37. Tom Hickey says:

      Net exports (NX) and trade are different issues. NX simply considers the flow of resources and goods in and out, and payments in and out. From the economists vantage, trade considers the issues resulting from this flow in addition to the actual transactions, such as worker displacement.

      Most economists are in agreement about comparative advantage and free trade being a net positive for the global economy. However, that does not imply that they agree about how this should be pursued. Neo-liberal “free” trade benefits the multinationals, for example. There is also evidence that trade barriers should be introduced gradually and with due consideration of effects between trading partners or regions of different levels of development. Otherwise, imbalances are likely to occur.

      But here we are just talking about NX and the relative cost-benefit of real goods and nominal payments. Obviously, if trade involves barter of goods and resources, then the situation would be different.

    38. Adam (ak) says:

      Dear Marshall,

      1. The cornerstone of the Chinese policy was to develop the wide manufacturing base first and then to get into high tech. Getting western companies to transfer technologies was instrumental in achieving the 2nd goal. (remember what Lenin wrote about the capitallist selling the rope?) I travelled there a few years ago and I was in fact involved in a project related to 3G telephony targetting domestic market only (TDCDMA) so this I saw this with my own eyes.
      The Chinese are doing both – export-driven development and growing capacities to meet the domestic demand.
      When late Paul Samuelson saw this he freaked out and finally admitted a mistake in his free trade theories. The Chinese were only supposed to make plastic boxes not high-tech telecommunication equipment.
      It is difficult to directly describe transfer of know-how in monetary terms. But this is a fundamental issue determining their growth and development.

      2. I believe we (in the US and Australia) must preserve some manufacturing capacities. The reason is the same as growing rice in Japan – national security.

      3. There is an issue I don’t have a solution. There is a lot of unemployed people with IQ around 80-90. They cannot be computer programmers but they have the same human dignity as a guy with IQ 145 (mine is probably much lower). This may be the root cause of higher structural unemployment in the 2000-ties compared with 1950-ties. There was a lot of demand for manual labour then. I believe that aged care and some services may provide employment opportynities for less educated people.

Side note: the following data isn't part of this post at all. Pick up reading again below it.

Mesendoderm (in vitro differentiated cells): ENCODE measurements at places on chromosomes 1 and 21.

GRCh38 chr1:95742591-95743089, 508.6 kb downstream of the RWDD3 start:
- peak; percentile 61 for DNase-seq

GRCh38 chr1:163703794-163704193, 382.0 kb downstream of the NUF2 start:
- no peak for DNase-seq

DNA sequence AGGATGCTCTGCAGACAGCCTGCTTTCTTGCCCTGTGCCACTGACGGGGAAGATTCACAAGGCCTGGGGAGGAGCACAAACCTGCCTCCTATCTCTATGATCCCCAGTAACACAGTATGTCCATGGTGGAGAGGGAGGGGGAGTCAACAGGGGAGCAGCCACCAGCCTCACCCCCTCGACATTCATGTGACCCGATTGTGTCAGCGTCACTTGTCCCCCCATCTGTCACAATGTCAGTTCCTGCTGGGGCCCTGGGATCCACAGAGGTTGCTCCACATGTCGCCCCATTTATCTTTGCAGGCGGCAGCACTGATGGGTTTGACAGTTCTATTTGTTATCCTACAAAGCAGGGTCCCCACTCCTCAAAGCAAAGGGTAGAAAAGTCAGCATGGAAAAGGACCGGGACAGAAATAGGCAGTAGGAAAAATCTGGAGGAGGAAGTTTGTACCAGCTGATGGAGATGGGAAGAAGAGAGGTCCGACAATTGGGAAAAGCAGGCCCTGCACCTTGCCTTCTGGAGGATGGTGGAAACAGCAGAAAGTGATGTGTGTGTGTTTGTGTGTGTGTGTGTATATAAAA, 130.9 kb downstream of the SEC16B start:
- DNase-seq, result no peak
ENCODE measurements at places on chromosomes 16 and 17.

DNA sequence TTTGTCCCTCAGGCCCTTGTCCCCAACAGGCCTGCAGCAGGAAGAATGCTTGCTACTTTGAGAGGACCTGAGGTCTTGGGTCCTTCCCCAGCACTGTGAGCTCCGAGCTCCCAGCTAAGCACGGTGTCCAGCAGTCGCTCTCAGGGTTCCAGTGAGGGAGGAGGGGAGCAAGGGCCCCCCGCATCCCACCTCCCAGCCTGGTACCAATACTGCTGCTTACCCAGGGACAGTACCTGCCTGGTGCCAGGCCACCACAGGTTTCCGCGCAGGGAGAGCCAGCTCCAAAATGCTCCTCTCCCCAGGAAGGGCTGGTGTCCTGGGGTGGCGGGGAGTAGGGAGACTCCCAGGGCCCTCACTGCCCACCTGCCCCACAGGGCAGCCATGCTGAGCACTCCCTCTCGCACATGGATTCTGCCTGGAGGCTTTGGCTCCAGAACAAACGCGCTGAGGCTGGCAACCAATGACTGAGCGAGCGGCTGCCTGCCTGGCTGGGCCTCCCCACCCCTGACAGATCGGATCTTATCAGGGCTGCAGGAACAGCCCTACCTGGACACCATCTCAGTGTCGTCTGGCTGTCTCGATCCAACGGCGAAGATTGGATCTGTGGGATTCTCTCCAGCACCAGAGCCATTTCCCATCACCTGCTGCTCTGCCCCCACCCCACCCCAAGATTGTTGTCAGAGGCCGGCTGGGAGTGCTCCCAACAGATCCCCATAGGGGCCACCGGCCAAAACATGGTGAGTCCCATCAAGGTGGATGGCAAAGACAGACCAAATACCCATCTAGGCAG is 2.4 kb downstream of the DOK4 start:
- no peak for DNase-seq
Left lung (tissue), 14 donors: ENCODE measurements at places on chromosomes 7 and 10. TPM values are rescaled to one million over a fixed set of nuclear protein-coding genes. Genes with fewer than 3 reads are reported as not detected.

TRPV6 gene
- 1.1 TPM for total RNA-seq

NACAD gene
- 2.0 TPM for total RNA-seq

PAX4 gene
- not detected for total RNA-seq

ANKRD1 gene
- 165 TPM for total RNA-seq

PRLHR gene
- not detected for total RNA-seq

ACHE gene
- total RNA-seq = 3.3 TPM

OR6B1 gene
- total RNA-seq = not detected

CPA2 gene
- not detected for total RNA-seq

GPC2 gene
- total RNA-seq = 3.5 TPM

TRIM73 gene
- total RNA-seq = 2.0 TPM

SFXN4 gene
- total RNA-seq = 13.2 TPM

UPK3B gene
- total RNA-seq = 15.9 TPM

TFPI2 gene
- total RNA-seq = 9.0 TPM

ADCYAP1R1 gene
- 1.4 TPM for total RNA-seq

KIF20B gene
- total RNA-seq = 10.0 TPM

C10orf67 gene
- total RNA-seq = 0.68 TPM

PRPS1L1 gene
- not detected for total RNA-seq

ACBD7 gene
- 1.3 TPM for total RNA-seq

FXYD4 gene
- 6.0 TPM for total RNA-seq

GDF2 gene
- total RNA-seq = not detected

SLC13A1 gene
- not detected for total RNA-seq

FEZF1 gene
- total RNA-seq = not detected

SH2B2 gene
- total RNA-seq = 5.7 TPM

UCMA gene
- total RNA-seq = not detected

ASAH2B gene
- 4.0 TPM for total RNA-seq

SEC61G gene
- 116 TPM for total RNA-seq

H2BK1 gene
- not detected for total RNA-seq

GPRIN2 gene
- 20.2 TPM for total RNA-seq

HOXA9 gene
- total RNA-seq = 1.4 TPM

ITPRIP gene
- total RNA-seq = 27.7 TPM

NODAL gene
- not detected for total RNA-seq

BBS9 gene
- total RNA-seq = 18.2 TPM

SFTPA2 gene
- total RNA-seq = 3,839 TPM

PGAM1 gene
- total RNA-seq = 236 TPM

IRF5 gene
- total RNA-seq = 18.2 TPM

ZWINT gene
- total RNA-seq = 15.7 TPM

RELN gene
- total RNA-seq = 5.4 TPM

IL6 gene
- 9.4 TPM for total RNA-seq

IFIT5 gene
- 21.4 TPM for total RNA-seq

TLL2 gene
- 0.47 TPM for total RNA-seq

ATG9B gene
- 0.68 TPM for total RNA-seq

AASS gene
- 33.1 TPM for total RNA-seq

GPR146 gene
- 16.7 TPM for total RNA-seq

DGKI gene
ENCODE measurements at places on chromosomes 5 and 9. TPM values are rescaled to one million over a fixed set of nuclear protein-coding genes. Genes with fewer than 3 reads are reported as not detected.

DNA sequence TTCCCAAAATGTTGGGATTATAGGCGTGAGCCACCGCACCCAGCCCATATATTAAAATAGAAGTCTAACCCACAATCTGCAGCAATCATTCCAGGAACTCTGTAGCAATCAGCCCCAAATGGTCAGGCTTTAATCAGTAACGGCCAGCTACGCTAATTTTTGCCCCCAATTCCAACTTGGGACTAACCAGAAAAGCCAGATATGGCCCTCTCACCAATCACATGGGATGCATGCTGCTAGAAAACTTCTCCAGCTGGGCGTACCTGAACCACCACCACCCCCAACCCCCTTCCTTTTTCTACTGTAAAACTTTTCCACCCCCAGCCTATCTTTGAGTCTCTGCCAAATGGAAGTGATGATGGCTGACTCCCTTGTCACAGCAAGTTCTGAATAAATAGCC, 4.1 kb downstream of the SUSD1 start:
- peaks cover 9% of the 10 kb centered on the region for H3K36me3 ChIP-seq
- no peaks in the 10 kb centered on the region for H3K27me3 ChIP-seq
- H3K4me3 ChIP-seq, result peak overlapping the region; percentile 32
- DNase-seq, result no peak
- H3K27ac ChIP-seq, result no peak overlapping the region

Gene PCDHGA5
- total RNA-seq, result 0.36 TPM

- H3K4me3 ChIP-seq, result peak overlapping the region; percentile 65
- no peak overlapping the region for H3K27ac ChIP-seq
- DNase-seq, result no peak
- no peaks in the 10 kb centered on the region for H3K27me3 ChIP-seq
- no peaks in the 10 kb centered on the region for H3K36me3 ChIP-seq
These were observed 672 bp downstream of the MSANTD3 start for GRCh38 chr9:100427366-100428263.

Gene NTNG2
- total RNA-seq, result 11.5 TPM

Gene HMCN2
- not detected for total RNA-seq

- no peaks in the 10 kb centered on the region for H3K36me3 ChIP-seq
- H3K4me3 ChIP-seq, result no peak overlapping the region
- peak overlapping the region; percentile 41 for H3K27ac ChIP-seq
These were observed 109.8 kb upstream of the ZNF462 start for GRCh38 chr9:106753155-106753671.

39. Tom Hickey says:

      Good points, Marshall Auerback. This is already happening in the emerging nations. China is now outsourcing to Indonesia for even cheaper labor, for instance, as Chinese workers get paid more. Eventually, Africa will come online, too. This creates strains in the poorest countries, too, as the traditional way of life gives way to modernization. So the problems are not just with the developed nations, where the bargaining power of fungible labor is declining. But service jobs, unlike manufacturing, are not as readily fungible because they often must be performed locally. In addition, may jobs are protected by regulations and licensing. This applies between the states in the US, too.

    40. Adam, I’m not criticising China for adopting the approach it has taken in the past. Whether it works going forward is another matter. Worth noting, for example, that during the Great Depression it was creditor nations such as the US, which got hit the hardest, due to the onset of protectionism. And while I’m not a free trade theologist, I can assure you, I wonder whether it should it be government policy to subsidise dirty, repetitious jobs that cannot compete on even fair trade principles? It’s always difficult to say what jobs will replace manufacturing, but my reading of Marx at university and my own experience working a summer job in one of the local steel factories growing up in Canada, tells me that this is not the sort of high quality job that our policy makers should be aiming to reintroduce.

      The “progressives” who rail about how we eventually have to get control of the deficits always insist that we have to rebuild our manufacturing base because you can’t possibly just have a service economy.

      Why not? Those nice trails which restored the spectacular walk from Coogee to Bondi in Sydney represent precisely the sort of work that would be gratifying and create huge social benefits.
      Tom, lots of good points, as you always make!

    41. bill says:

      Dear Tom and NKlein1553

      NKlein1553 asked:

      I’m curious about where the two percent figure for determining “full employment,” comes from.

      Tom replied with the standard taxonomy of unemployment – cyclical, structural and frictional – which is widely used although hardcore mainstreamers always claim the decomposition is invalid because all unemployment is voluntary – you can cut your wage (addressing the cyclical); you can move or you chose to not invest in skills (structural) and friction is voluntary as Tom notes.

      The taxonomy is somewhat problematic however particularly the structural component.